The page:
You’ve made the tough decision and have determined to add an associate physician as a partner in your practice. But how do you do that successfully? You aren’t just going to give away a piece of what you’ve worked so hard for, but what is it worth? How can you maximize the value but not make the price and terms so steep that your associate says, “No thanks,” and leaves the practice? Will the buy-in set you up for smooth sailing or will it create waves of conflict for years to come? How will it affect future associate buy-ins? How will it affect your ability to get bought out on retirement? Your practice is essentially setting the rules by which you will play for years to come – where do you start?
The Three Elements of Ownership
When we talk about owning a business, we are really talking about the following three distinct elements of ownership:
1) Voting Rights
2) Distribution Rights
People often think that if buying 50 percent of a business entitles them to 50 percent of the vote (voting rights), the cash flow (distribution rights), and the profit on the sale of the business (liquidation rights). That is not necessarily the case, however. Depending on the type of entity you utilize, a 50 percent interest in the business may not entitle you to 50 percent of the vote; rather certain decisions may be reserved to certain owners, or the day-to-day management can be placed in a single owner or group of owners’ hands. The ownership percentage also does not need to be tied to distribution rights. The documents can provide for unequal distributions or employment agreements can alter the method of distributing cash flow. Even on the sale or liquidation of the business, the right to receive sales proceeds doesn’t have to follow ownership percentage but can be altered to recognize such things as tenure or investment in the practice. Determining how you treat the three elements of ownership will have a great impact on the price and terms of the purchase.
Dividing the Practice Income
The most frequently discussed element of ownership is distribution rights, and it is the one that has the most immediate impact on the structure of a medical practice buy-in. Most medical partnerships divide a majority of their income on a productivity basis based on collections attributable to the physician. A smaller percentage of practices divide their partner revenues equally, based on share ownership. An increasing number, particularly those with significant ancillary services or a large number of profitable physician extenders, divide the cash flow in a hybrid manner–part based on productivity and part based on splitting the profits from ancillaries and extenders on a per share basis.
Primary Buy-In Methods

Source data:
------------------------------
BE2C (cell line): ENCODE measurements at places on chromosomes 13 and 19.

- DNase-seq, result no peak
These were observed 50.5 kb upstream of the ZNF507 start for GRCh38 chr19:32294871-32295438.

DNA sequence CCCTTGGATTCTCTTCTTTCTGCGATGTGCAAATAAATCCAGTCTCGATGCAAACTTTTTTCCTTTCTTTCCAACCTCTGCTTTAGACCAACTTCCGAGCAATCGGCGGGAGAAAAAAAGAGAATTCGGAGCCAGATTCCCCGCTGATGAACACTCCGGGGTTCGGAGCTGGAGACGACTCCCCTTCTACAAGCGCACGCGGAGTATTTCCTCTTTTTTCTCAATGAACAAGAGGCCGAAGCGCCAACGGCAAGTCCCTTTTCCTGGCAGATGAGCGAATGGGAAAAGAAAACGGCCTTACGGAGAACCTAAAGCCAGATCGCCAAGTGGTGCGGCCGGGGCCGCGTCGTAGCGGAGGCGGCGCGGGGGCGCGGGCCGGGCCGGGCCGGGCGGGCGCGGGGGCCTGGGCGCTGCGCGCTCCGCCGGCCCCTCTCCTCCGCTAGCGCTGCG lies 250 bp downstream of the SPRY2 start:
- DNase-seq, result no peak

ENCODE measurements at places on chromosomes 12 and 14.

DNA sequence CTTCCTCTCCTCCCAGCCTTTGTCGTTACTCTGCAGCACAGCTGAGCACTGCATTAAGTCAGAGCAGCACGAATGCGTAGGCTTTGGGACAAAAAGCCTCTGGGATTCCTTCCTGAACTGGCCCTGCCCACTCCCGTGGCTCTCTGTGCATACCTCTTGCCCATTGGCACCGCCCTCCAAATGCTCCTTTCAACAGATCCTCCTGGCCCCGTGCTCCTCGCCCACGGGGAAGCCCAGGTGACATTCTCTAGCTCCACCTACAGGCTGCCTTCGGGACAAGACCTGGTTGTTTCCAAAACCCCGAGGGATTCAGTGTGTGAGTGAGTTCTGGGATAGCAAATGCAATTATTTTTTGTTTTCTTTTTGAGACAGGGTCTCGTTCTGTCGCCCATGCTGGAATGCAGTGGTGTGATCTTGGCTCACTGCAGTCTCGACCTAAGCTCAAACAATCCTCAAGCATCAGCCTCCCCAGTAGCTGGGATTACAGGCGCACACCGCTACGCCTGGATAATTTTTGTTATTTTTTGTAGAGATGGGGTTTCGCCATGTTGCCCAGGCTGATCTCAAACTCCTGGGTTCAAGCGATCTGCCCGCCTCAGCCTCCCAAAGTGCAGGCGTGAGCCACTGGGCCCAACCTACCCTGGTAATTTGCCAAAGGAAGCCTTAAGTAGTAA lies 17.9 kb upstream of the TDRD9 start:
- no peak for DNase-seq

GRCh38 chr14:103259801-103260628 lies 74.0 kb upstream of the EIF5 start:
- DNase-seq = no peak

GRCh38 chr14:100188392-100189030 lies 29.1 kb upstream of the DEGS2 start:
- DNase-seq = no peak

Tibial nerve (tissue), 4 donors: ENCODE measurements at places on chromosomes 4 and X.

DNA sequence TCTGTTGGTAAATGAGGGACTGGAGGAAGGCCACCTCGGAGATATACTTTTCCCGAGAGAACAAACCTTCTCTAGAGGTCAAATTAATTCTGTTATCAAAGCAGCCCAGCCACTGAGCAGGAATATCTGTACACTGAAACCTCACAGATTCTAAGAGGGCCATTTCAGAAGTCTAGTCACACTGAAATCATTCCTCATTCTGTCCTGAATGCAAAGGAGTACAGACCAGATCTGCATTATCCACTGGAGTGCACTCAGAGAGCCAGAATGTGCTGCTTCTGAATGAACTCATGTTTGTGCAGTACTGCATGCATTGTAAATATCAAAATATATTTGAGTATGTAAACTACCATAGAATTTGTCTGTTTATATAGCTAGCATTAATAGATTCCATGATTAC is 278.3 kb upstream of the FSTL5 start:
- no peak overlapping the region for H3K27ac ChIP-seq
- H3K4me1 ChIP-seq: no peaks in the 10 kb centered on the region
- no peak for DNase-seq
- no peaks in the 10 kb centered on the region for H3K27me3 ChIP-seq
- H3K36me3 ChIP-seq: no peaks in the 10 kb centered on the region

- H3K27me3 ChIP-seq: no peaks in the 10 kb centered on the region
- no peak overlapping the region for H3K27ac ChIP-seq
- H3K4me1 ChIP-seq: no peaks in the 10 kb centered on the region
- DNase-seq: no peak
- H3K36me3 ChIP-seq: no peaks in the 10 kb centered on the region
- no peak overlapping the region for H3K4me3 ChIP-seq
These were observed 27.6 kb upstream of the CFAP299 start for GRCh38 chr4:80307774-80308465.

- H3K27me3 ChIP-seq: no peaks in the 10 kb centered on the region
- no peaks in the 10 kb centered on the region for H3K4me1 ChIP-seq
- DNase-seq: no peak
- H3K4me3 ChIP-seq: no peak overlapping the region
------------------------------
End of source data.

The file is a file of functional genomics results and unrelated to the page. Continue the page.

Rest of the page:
The most frequently used buy-in methods are the “valuation method” and the “a/r forfeiture method.” In the valuation method, an independent third-party values both the hard assets and the accounts receivable of the medical practice. Choosing the valuation method is important, as a liquidation of the assets tends to result in a lower valuation, whereas a multiple of EBITDA (profits) valuation tends to create a higher one, and there are methods in between the two. Keep in mind that maximizing the price for buy-in may not be in the best long-term interest of the practice, as discussed above.
In a practice with a hybrid compensation model or an equal split model, the valuation method makes more sense, because the assets of the practice are generating an overall return that is divided by the partners–therefore, it makes sense to buy in to a piece of that overall return. In the valuation method, the physician must come up with the cash to buy in, either from an independent source or a loan from the practice. The buy-in price is significantly higher than in the a/r forfeiture method.
In the productivity compensation model, and frequently in the equal split compensation model, the a/r forfeiture method is the more popular method of buy-in. In that method, the hard assets of the practice (exam tables, equipment, furniture, etc.) are valued, usually at their liquidation or replacement value. The accounts receivable are not valued. The new partner buys in to the hard assets. Instead of buying into the accounts receivable, the new partner forfeits all their accounts receivable, which are retained by the remaining partners. The new partner receives a “new physician” number in the practice billing and accounting system and starts with a zero a/r on the date of buy-in. Cash flow may be slow for the first few weeks, as collections may not be enough to cover the new partner’s expenses during that time. This lowers the overall cost to buy in, but the new partner may need to borrow during the first few weeks of partnership.
Now that you’ve made the decision to add an associate as a partner, you have a lot more important decisions ahead. Working with your team of accountants, attorneys, and partners can help you navigate the waters
and smooth the operation of your practice.
John L. Moore is a board certified health law attorney with Williams Parker in Sarasota and head of the firm’s Healthcare & Senior Living practice. He can be reached at [email protected].